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Time To Punt

Zulgad encourages acceptance that the Wild’s future, not present, is bright.

Minnesota Wild general manager Bill Guerin said in mid-January that he expects this team to compete for a playoff spot. (MHM Photo / Rick Olson)

The Wild’s 11-3 run under new coach John Hynes was a distant memory when general manager Bill Guerin addressed the media before the Jan. 15 game against the New York Islanders at Xcel Energy Center.

The Wild’s 5-10-4 start had gotten coach Dean Evason fired and now Minnesota was in a 1-7-1 slide that dropped it from being on the verge of a playoff spot to again looking like a team that could begin booking tee times for April.

Guerin, though, claimed he wasn’t giving up hope.

“If you look at our roster like when we are healthy,” he said, “I think it’s a good team. I want to keep the expectations high. … I expect us to compete for a playoff spot.”

Guerin’s competitive nature certainly played a role in his continued confidence, but you had to wonder if his real motivation was making sure the guys in his locker room wouldn’t feel as if he was punting on the season.

That’s exactly what he should do.

The word associated with this is tanking, but that’s such an ugly term. It insinuates an entire team is giving up and, as we know, most coaches and players are too competitive to do this. A more palatable word would be acceptance.

Accepting that even if you sneak into the playoffs, you aren’t getting out of the first round and accepting that an already bright future could get brighter by adding draft picks before the March 8 trade deadline, while also potentially putting yourself in the NHL draft lottery. (Eleven of the 16 teams that miss the playoffs are eligible for the first pick in the draft.)

The two things that should influence Guerin’s thinking are:

1) The depth this team has built up through the draft in recent years. Jesper Wallstedt, the team’s top goalie prospect, has been up a few times this season but is likely to take over as the Wild’s top goalie in 2024-25. Russian Marat Khusnutdinov, a speedy two-way center and forwards Liam Ohgren (Sweden) and Danila Yurov (Russia) are included in a prospect pool that has been replenished in recent years. That doesn’t include rookies Marco Rossi and Brock Faber, the latter of whom is a candidate for the Calder Trophy.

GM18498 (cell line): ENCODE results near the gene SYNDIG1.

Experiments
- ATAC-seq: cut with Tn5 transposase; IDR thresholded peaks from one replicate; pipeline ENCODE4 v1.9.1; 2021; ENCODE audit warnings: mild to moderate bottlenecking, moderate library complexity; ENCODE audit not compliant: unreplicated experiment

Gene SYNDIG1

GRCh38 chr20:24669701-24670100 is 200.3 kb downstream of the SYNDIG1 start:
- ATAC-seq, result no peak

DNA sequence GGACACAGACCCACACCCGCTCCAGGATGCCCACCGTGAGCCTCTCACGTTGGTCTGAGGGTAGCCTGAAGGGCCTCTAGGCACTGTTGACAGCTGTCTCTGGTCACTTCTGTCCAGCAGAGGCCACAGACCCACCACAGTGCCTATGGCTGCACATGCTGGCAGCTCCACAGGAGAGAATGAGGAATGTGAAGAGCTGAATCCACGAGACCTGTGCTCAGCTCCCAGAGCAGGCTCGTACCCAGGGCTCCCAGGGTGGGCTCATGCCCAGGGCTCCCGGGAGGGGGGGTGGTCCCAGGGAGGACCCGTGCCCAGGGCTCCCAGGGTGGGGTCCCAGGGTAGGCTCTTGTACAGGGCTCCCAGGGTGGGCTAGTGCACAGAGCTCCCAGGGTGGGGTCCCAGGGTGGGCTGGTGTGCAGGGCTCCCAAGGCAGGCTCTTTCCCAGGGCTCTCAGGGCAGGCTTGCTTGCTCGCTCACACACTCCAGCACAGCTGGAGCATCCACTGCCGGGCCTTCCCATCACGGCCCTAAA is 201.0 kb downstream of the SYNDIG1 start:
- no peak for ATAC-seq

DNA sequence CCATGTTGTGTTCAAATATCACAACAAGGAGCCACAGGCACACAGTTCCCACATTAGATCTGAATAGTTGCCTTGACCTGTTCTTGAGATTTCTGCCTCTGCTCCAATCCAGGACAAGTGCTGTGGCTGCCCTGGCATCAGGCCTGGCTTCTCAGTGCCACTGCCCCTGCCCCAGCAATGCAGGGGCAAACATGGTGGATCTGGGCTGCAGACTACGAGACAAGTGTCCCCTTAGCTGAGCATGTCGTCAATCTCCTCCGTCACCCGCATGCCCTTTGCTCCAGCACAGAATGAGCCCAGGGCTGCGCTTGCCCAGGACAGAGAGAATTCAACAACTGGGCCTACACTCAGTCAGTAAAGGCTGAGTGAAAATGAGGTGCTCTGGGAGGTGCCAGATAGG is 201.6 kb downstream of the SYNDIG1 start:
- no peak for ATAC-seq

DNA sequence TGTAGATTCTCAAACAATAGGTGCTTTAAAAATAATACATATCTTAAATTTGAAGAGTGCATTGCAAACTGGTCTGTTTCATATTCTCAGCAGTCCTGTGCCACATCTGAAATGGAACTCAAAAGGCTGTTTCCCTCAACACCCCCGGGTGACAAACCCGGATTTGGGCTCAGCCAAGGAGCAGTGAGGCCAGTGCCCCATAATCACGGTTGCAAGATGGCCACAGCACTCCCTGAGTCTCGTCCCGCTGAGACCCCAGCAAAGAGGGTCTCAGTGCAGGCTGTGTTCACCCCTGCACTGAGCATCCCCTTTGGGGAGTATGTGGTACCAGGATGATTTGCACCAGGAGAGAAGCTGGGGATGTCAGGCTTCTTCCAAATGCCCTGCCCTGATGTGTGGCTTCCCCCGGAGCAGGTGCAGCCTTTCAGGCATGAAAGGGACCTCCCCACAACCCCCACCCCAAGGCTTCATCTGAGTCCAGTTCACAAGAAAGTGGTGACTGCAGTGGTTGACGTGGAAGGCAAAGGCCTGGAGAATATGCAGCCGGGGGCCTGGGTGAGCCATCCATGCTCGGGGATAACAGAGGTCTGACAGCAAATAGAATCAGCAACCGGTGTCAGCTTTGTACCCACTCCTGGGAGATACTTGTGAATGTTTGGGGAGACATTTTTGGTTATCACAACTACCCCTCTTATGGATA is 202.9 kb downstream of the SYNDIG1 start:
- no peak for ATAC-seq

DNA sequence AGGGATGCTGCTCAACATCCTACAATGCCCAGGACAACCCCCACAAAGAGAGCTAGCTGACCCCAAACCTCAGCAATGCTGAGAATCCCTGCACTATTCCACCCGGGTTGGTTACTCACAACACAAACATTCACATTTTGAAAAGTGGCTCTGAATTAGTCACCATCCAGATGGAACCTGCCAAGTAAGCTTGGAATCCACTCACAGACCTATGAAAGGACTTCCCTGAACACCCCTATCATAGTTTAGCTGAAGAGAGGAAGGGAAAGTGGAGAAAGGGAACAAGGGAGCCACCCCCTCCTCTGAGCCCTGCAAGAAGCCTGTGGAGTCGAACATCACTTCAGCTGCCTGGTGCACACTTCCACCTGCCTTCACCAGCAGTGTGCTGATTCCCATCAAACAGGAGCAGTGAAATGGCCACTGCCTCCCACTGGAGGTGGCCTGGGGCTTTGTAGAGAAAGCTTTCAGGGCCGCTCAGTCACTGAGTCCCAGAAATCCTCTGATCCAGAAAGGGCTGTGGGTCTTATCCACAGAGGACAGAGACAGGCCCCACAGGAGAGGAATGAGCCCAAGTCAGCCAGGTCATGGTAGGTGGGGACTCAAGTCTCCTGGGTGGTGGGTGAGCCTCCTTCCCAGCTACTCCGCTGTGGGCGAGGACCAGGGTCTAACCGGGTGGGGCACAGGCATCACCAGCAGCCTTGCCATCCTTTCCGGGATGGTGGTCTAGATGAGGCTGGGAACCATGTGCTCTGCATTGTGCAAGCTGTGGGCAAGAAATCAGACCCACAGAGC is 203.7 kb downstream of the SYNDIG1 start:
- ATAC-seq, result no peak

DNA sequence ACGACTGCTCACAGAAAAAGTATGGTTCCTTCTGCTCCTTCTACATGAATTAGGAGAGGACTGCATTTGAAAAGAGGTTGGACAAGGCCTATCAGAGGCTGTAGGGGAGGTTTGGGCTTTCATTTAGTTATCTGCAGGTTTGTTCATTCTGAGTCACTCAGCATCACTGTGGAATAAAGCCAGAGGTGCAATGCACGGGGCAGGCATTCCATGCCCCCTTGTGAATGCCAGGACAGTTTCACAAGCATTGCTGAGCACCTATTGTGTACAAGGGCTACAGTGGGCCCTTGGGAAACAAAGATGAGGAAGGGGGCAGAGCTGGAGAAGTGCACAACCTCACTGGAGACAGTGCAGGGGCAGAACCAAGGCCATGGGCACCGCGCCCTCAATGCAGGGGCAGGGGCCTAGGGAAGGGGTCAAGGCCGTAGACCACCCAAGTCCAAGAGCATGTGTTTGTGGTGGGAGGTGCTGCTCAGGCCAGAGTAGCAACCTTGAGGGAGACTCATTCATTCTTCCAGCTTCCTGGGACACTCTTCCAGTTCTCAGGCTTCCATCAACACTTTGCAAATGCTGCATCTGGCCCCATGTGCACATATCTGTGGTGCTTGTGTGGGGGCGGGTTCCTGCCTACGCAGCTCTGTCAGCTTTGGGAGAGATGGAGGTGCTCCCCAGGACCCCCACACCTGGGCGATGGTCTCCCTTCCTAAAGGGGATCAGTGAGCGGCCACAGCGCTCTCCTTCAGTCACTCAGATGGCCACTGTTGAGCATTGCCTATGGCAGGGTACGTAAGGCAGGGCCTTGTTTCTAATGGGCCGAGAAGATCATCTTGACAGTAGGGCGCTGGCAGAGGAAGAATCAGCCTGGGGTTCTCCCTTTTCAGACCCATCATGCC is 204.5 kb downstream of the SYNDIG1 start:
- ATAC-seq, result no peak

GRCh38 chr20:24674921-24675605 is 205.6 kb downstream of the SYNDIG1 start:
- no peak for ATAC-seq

2) Next season will be the final one in which the Wild will carry a combined $14.7 million in dead salary-cap money because of the buyouts of Zach Parise and Ryan Suter. That figure will drop to $1.7 million in 2025-26, meaning that team will have plenty of space to pursue a free agent as well as offer star winger Kirill Kaprizov a long-term extension.

Marco Rossi is part of the Wild’s bright future, and he’s already left a positive mark on the NHL club. (MHM Photo / Rick Olson)

This plan might not appeal to owner Craig Leipold, who lives and dies with every game and wants his team to be competitive, in part because of the extra cash generated by even a few home playoff games, but Guerin has an opportunity he should embrace.

Wild has plenty no-move, no-trade protection players
The elephant in the room when it comes to the Wild’s potential trade candidates is the fact that in today’s NHL far too many players are afforded either no-move or no-trade protection that gives them a say in whether they want to uproot themselves and their families and go elsewhere to chase a Stanley Cup.

The Wild’s roster has nine players with some type of no-trade protection: Mats Zuccarello, Marcus Foligno, Frederick Gaudreau, Marcus Johansson, Ryan Hartman, Pat Maroon, Jonas Brodin, Alex Goligoski and Zach Bogosian. Foligno, Johansson, Hartman, Brodin and Goligoski have complete protection.

There are some guys who aren’t going to be shopped, even though they don’t have no-trade clauses, including Kaprizov and Joel Eriksson Ek. Perhaps the most interesting chip on whom Guerin could take bids is goalie Filip Gustavsson.

Gustavsson has had an up-and-down season, but the 25-year-old could be very appealing to a contender. He’s in the first season of a three-year, $11.25 million contract he signed in July, meaning his average annual salary is a very reasonable $3.75 million per. Teams that could be in the market for a goaltender include Carolina, Colorado, Edmonton, Los Angeles and New Jersey.

Guerin’s ability to create a bidding war among those teams could make what seems like a difficult decision (trading Gustavsson) too lucrative not to do. If there’s internal confidence that Wallstedt will be ready to take over as the Wild’s top goalie next season, getting a first-round pick and needing to find another goalie for next season could be the prudent plan. And that’s assuming Marc-Andre Fleury does not return.

It was interesting that before the game against the Islanders — one the Wild won 5-0 en route to going on a 4-1 run — Guerin did not close the door on making moves at the deadline, if things were not on the right track.

The fact the Wild then lost back-to-back home games against Western Conference rivals Nashville and Anaheim, the latter of which is a bottom feeder, should have given Guerin a push in the right direction entering a 10-day break for the bye and the All-Star Game.

“I don’t think I can sit here right now and say, ‘If it goes sideways, we’re going to do X, Y and Z,'” Guerin said in mid-January. “But we could.”

Actually, the word “could” needs to be amended to “should” because while there is hope for the future of the Wild, the present isn’t worth preserving.

Judd Zulgad is co-host of the Mackey and Judd podcast and also Judd’s Hockey Show for SKOR North. Judd covered the Vikings from 2005 to 2010 for the Star Tribune before joining SKOR North.

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